Facebook has received a lot of negative press over the past year owing to the numerous data and security breaches that came to light in 2018. According to research, more than 40% of users aged 18 to 29 had deleted their Facebook mobile application by October last year. And in July 2018, Facebook reported a drop of around 3 million users per day.

But if you’re not a Facebook user, you may be wondering how any of this affects you. Well, not many people realise that Facebook acquired both the Instagram and WhatsApp brands. In April 2012, the founders of the Instagram platform sold their startup to Facebook, just 18 months after its launch, for a massive $1 billion. And in 2014, the social media giant went on to pay nearly $20 billion for the massive WhatsApp messaging application.

Essentially, this means that the corporation running Facebook are also responsible for 2 of the biggest social media and communication applications currently available on the App Store and Google Play Store. And any security issues or major changes made to one of the platforms could reverberate into the others.

Facebook Messenger, WhatsApp and Instagram to merge

Facebook have now announced plans to merge the three popular brands, creating better integration between each of the 3 platforms. According to Facebook, the intention behind this change is to create “the best messaging experiences” for users across the globe, which number in the billions. Though the applications will remain separate as downloadable software on your mobile phone, the brands and infrastructure will be brought in line, unifying them under one product image.

Facebook have promised that the planned changes will result in a messaging platform that’s simplified, fast, and private. It would also bring certain benefits to users who have friends and family that aren’t users of one particular application. For example, if you’re trying to communicate with somebody who doesn’t have a Facebook account, you may be able to communicate across platforms, from Facetook Messenger to Whatsapp.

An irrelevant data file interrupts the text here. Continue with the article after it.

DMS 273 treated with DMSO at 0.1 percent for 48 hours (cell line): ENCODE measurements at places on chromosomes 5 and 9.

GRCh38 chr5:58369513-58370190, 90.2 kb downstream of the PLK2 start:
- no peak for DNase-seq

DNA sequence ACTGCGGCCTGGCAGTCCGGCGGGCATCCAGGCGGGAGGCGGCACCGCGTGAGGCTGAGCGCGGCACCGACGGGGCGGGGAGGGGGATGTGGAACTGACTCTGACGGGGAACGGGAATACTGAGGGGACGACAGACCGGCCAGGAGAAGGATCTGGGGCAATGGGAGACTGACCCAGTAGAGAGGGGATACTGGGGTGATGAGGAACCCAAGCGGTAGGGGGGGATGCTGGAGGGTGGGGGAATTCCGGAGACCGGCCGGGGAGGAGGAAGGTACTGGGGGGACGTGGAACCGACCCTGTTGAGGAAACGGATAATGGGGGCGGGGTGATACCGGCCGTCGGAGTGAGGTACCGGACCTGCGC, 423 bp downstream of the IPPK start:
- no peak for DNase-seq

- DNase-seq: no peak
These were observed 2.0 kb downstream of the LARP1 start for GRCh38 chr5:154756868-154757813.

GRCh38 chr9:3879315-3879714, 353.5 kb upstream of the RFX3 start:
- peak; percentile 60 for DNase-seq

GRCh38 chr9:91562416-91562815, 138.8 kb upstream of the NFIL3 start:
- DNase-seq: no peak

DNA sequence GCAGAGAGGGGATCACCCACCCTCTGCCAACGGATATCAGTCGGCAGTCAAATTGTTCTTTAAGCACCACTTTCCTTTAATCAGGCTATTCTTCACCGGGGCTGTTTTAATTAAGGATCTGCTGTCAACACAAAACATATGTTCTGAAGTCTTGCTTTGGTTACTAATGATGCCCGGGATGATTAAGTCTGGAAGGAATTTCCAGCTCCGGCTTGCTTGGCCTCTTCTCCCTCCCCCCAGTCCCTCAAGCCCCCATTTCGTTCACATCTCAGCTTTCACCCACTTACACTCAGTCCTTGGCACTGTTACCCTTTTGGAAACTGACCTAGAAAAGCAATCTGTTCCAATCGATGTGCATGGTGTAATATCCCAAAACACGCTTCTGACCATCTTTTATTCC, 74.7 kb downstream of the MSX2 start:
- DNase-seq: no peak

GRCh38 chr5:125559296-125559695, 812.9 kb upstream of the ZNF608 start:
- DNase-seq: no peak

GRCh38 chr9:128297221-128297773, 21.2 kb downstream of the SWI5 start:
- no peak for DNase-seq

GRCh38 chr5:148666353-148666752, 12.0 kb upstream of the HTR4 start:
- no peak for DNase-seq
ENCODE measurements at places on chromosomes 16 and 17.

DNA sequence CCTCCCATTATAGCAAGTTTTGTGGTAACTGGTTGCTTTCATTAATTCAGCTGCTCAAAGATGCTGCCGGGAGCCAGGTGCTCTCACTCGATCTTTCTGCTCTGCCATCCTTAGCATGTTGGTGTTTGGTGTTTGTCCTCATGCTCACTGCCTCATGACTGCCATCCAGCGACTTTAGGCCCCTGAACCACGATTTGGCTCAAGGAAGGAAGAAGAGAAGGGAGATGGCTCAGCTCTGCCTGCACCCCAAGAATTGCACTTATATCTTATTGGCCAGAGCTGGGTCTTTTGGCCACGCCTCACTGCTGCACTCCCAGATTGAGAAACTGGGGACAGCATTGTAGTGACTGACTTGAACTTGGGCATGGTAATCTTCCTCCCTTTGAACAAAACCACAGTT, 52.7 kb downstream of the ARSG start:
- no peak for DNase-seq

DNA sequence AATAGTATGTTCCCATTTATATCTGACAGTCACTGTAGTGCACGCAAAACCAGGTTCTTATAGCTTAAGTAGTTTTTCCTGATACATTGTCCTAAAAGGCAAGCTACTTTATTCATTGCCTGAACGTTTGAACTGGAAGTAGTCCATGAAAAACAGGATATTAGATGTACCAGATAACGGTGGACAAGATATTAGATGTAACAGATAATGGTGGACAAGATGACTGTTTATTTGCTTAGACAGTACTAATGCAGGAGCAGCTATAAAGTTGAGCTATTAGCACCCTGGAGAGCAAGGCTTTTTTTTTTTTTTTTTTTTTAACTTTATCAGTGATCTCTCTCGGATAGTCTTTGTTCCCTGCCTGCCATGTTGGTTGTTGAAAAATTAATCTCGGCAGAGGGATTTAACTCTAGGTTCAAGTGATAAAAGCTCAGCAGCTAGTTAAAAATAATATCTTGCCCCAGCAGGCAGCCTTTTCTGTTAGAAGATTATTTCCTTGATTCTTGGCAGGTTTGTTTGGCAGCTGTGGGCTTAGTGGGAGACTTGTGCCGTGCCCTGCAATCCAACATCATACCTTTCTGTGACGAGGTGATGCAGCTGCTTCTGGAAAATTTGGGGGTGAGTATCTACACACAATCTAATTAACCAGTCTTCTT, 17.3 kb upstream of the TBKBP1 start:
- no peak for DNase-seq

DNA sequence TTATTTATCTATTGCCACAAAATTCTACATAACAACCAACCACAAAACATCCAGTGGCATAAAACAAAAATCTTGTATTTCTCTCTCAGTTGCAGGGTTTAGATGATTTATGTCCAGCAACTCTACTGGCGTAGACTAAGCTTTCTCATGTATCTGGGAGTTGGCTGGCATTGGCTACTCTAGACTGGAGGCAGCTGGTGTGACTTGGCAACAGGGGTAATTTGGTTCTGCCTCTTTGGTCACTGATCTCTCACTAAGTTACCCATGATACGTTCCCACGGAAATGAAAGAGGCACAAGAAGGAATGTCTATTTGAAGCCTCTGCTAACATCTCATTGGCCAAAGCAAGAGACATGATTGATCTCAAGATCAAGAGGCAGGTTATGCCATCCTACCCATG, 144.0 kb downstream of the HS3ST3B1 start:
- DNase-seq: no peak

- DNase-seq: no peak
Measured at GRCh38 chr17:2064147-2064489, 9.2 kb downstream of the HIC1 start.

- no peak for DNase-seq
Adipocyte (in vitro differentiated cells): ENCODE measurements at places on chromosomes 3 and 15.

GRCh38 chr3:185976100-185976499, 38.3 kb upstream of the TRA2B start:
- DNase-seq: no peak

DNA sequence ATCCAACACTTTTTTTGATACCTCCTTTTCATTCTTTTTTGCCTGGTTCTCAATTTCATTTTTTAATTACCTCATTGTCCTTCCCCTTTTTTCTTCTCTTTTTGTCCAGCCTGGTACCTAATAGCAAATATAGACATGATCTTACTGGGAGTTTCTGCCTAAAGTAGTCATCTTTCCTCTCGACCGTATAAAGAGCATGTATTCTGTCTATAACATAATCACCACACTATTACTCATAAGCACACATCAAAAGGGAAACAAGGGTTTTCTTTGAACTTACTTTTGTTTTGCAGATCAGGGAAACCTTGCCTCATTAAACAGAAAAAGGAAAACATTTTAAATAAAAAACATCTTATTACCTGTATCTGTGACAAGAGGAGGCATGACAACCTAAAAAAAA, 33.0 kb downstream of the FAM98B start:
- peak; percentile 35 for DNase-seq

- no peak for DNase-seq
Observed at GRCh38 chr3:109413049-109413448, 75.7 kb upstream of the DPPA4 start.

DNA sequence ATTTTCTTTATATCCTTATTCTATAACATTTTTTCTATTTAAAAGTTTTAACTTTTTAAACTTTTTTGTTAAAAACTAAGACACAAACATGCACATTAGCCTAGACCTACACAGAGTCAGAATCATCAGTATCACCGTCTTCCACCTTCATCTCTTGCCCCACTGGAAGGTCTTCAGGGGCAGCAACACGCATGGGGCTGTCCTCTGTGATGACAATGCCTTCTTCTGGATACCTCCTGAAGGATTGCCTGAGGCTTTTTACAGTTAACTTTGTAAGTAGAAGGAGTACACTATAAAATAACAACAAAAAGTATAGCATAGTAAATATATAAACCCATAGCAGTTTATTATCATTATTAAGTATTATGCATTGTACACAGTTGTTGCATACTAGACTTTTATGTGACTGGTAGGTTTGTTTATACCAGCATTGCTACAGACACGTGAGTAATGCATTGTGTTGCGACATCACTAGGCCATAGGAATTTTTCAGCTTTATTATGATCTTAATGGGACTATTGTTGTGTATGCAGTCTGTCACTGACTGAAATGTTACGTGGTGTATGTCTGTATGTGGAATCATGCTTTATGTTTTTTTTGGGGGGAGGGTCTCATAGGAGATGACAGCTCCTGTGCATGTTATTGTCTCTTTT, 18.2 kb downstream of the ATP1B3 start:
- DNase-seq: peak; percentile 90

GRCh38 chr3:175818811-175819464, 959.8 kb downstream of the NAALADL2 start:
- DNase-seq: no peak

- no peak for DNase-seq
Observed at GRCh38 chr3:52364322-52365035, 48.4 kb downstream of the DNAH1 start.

However, it’s also a backtrack on a promise made by Facebook founder Mark Zuckerberg to keep Instagram and WhatsApp as independent, autonomous applications.

Why this could be a problem

People grow to love the products that they’re used to, and changes are not always widely received. If you look at Facebook over the past decade, numerous changes to the layout of the website have been made. And each time it changes, there are usually a vocal group of users who dislike what the platform has done.

And it’s not just the Facebook website susceptible to such feedback. In December 2018, Instagram rolled out a massive change to the fundamental user experience — viewing other users’ stories is currently achieved by scrolling down the page, but the change meant that it became a horizontal swipe.

People weren’t happy. Instagram was quick to respond to criticisms, but pointed out that it was a small feature test that was released to the general public accidentally. They phrased it as a “bug” that meant “some users saw a change to the way their feed appears.

Opinions credited to and belong to those users who posted them.

But it’s not just negative feedback that could impact the reputation or profit of the brands, and indeed you as a user of any of these applications. As we’ve mentioned above, there have been numerous big security breaches over the past year or so, which relate to the Facebook platform. So as the company moves ahead with this merger, they’ll have to ensure that security of user information is at the forefront of any changes that are made to the platform.

At present, you don’t need to provide your name or other personal information to use the WhatsApp application; all you need is a phone number. But when the Facebook Messenger app merges with Instagram and Facebook, users could potentially be forced to reveal more information about themselves.

According to a privacy expert Tim Mackey, employee of software security company Synopsys, and published in The Independent, “Merging personal information and privacy configurations from three significant applications won’t be trivial (…) Facebook development teams would do well to look at this precedent and prioritise user privacy.” Indeed, they’ll need to tread carefully to avoid any data security issues, especially as the industry is likely to placing a watchful eye on the merger after last year’s problems.

As always, if you have any concerns about your online security, across any of your devices, then get in touch with WiseGuys on 0808 123 2820 for advice. Additionally, why not drop a comment in the box below to let us know what you think about the planned merger.